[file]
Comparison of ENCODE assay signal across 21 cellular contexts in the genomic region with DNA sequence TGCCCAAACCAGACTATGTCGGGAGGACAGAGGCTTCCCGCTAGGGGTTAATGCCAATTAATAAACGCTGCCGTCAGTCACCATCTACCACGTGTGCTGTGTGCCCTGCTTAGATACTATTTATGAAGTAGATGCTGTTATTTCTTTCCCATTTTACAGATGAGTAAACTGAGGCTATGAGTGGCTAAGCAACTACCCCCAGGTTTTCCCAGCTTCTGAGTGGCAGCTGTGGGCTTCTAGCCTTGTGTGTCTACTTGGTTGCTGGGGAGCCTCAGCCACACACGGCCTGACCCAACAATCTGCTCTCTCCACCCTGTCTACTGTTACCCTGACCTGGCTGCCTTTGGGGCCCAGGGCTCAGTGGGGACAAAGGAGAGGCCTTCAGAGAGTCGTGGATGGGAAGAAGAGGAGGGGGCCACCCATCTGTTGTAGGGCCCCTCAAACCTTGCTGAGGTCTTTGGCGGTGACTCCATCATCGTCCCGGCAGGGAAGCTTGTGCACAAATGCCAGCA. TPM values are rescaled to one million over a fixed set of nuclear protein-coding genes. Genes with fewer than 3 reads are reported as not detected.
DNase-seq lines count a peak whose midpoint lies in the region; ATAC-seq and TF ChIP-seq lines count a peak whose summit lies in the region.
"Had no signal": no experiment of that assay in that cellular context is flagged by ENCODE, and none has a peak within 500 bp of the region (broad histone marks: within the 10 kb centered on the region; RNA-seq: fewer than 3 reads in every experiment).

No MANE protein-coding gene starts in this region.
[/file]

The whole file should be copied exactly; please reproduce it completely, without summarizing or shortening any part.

Comparison of ENCODE assay signal across 21 cellular contexts in the genomic region with DNA sequence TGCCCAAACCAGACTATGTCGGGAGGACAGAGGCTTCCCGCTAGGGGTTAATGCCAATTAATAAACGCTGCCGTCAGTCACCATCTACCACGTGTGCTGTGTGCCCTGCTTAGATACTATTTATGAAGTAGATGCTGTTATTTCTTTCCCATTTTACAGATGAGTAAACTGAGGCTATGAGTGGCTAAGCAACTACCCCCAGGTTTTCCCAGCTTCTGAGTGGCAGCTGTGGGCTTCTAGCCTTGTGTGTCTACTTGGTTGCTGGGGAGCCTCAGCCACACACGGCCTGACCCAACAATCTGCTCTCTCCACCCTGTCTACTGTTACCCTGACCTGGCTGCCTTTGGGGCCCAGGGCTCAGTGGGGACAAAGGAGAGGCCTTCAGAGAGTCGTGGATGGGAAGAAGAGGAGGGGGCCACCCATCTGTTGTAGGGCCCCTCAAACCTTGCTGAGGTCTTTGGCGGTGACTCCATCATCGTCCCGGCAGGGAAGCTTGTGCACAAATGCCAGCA. TPM values are rescaled to one million over a fixed set of nuclear protein-coding genes. Genes with fewer than 3 reads are reported as not detected.
DNase-seq lines count a peak whose midpoint lies in the region; ATAC-seq and TF ChIP-seq lines count a peak whose summit lies in the region.
"Had no signal": no experiment of that assay in that cellular context is flagged by ENCODE, and none has a peak within 500 bp of the region (broad histone marks: within the 10 kb centered on the region; RNA-seq: fewer than 3 reads in every experiment).

No MANE protein-coding gene starts in this region.